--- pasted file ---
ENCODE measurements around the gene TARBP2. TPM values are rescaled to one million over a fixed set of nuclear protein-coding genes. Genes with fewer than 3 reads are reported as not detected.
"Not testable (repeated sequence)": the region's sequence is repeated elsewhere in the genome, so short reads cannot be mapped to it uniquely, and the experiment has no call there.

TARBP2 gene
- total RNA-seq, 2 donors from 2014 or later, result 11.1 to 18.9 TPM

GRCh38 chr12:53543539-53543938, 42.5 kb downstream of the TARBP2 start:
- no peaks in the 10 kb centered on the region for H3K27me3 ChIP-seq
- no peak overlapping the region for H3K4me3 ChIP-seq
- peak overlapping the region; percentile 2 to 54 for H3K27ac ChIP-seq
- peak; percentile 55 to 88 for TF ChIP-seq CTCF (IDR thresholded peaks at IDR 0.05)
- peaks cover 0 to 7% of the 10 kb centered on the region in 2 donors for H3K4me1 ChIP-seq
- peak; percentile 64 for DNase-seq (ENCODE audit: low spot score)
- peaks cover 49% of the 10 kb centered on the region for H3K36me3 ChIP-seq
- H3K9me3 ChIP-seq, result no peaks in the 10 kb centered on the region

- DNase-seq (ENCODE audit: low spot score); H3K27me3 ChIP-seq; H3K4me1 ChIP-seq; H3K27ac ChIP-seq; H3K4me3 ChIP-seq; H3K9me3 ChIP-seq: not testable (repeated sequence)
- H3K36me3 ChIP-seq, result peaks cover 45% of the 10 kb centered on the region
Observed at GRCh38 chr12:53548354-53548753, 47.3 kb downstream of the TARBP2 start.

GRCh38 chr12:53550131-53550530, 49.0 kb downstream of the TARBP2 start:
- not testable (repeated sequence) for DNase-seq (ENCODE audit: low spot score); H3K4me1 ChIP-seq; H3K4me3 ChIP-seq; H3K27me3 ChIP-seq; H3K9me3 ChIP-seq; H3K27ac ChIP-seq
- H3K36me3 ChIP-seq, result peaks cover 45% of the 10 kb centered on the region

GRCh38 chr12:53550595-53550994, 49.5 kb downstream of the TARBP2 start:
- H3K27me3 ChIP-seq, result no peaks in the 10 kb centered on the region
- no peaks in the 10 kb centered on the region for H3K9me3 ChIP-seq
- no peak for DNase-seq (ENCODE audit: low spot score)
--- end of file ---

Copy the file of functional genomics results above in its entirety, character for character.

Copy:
ENCODE measurements around the gene TARBP2. TPM values are rescaled to one million over a fixed set of nuclear protein-coding genes. Genes with fewer than 3 reads are reported as not detected.
"Not testable (repeated sequence)": the region's sequence is repeated elsewhere in the genome, so short reads cannot be mapped to it uniquely, and the experiment has no call there.

TARBP2 gene
- total RNA-seq, 2 donors from 2014 or later, result 11.1 to 18.9 TPM

GRCh38 chr12:53543539-53543938, 42.5 kb downstream of the TARBP2 start:
- no peaks in the 10 kb centered on the region for H3K27me3 ChIP-seq
- no peak overlapping the region for H3K4me3 ChIP-seq
- peak overlapping the region; percentile 2 to 54 for H3K27ac ChIP-seq
- peak; percentile 55 to 88 for TF ChIP-seq CTCF (IDR thresholded peaks at IDR 0.05)
- peaks cover 0 to 7% of the 10 kb centered on the region in 2 donors for H3K4me1 ChIP-seq
- peak; percentile 64 for DNase-seq (ENCODE audit: low spot score)
- peaks cover 49% of the 10 kb centered on the region for H3K36me3 ChIP-seq
- H3K9me3 ChIP-seq, result no peaks in the 10 kb centered on the region

- DNase-seq (ENCODE audit: low spot score); H3K27me3 ChIP-seq; H3K4me1 ChIP-seq; H3K27ac ChIP-seq; H3K4me3 ChIP-seq; H3K9me3 ChIP-seq: not testable (repeated sequence)
- H3K36me3 ChIP-seq, result peaks cover 45% of the 10 kb centered on the region
Observed at GRCh38 chr12:53548354-53548753, 47.3 kb downstream of the TARBP2 start.

GRCh38 chr12:53550131-53550530, 49.0 kb downstream of the TARBP2 start:
- not testable (repeated sequence) for DNase-seq (ENCODE audit: low spot score); H3K4me1 ChIP-seq; H3K4me3 ChIP-seq; H3K27me3 ChIP-seq; H3K9me3 ChIP-seq; H3K27ac ChIP-seq
- H3K36me3 ChIP-seq, result peaks cover 45% of the 10 kb centered on the region

GRCh38 chr12:53550595-53550994, 49.5 kb downstream of the TARBP2 start:
- H3K27me3 ChIP-seq, result no peaks in the 10 kb centered on the region
- no peaks in the 10 kb centered on the region for H3K9me3 ChIP-seq
- no peak for DNase-seq (ENCODE audit: low spot score)